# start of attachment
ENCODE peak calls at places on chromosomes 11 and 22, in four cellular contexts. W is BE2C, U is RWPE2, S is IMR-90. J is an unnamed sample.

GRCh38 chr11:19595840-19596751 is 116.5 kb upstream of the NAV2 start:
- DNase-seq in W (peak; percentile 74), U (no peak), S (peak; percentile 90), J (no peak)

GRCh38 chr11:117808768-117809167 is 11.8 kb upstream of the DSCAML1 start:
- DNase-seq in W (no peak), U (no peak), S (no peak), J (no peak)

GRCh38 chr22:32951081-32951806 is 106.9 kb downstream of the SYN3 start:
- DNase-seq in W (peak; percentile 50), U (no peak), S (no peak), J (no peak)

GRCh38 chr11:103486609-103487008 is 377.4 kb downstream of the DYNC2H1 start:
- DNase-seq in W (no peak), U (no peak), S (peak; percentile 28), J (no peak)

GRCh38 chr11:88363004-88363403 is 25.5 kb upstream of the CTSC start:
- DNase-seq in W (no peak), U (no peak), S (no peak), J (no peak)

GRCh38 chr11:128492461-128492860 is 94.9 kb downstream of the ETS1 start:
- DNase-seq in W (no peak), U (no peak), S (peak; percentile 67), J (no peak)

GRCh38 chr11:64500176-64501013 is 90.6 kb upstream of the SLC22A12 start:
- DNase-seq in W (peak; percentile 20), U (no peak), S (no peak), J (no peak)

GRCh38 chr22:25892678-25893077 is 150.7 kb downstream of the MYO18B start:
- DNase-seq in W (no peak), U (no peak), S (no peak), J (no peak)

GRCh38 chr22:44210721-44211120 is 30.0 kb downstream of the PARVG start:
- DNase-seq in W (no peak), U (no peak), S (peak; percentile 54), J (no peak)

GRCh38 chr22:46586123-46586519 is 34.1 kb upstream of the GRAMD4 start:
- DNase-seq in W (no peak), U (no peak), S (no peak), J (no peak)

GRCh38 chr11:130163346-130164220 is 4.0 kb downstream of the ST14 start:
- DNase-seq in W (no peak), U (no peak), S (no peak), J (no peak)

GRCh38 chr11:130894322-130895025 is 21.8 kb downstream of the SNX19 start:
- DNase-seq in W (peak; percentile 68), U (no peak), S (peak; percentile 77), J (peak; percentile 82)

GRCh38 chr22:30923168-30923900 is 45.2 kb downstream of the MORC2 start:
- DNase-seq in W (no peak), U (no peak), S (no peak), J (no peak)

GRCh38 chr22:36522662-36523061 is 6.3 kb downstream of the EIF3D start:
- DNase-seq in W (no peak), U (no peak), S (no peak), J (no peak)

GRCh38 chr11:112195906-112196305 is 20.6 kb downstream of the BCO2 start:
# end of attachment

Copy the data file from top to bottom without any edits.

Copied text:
ENCODE peak calls at places on chromosomes 11 and 22, in four cellular contexts. W is BE2C, U is RWPE2, S is IMR-90. J is an unnamed sample.

GRCh38 chr11:19595840-19596751 is 116.5 kb upstream of the NAV2 start:
- DNase-seq in W (peak; percentile 74), U (no peak), S (peak; percentile 90), J (no peak)

GRCh38 chr11:117808768-117809167 is 11.8 kb upstream of the DSCAML1 start:
- DNase-seq in W (no peak), U (no peak), S (no peak), J (no peak)

GRCh38 chr22:32951081-32951806 is 106.9 kb downstream of the SYN3 start:
- DNase-seq in W (peak; percentile 50), U (no peak), S (no peak), J (no peak)

GRCh38 chr11:103486609-103487008 is 377.4 kb downstream of the DYNC2H1 start:
- DNase-seq in W (no peak), U (no peak), S (peak; percentile 28), J (no peak)

GRCh38 chr11:88363004-88363403 is 25.5 kb upstream of the CTSC start:
- DNase-seq in W (no peak), U (no peak), S (no peak), J (no peak)

GRCh38 chr11:128492461-128492860 is 94.9 kb downstream of the ETS1 start:
- DNase-seq in W (no peak), U (no peak), S (peak; percentile 67), J (no peak)

GRCh38 chr11:64500176-64501013 is 90.6 kb upstream of the SLC22A12 start:
- DNase-seq in W (peak; percentile 20), U (no peak), S (no peak), J (no peak)

GRCh38 chr22:25892678-25893077 is 150.7 kb downstream of the MYO18B start:
- DNase-seq in W (no peak), U (no peak), S (no peak), J (no peak)

GRCh38 chr22:44210721-44211120 is 30.0 kb downstream of the PARVG start:
- DNase-seq in W (no peak), U (no peak), S (peak; percentile 54), J (no peak)

GRCh38 chr22:46586123-46586519 is 34.1 kb upstream of the GRAMD4 start:
- DNase-seq in W (no peak), U (no peak), S (no peak), J (no peak)

GRCh38 chr11:130163346-130164220 is 4.0 kb downstream of the ST14 start:
- DNase-seq in W (no peak), U (no peak), S (no peak), J (no peak)

GRCh38 chr11:130894322-130895025 is 21.8 kb downstream of the SNX19 start:
- DNase-seq in W (peak; percentile 68), U (no peak), S (peak; percentile 77), J (peak; percentile 82)

GRCh38 chr22:30923168-30923900 is 45.2 kb downstream of the MORC2 start:
- DNase-seq in W (no peak), U (no peak), S (no peak), J (no peak)

GRCh38 chr22:36522662-36523061 is 6.3 kb downstream of the EIF3D start:
- DNase-seq in W (no peak), U (no peak), S (no peak), J (no peak)

GRCh38 chr11:112195906-112196305 is 20.6 kb downstream of the BCO2 start: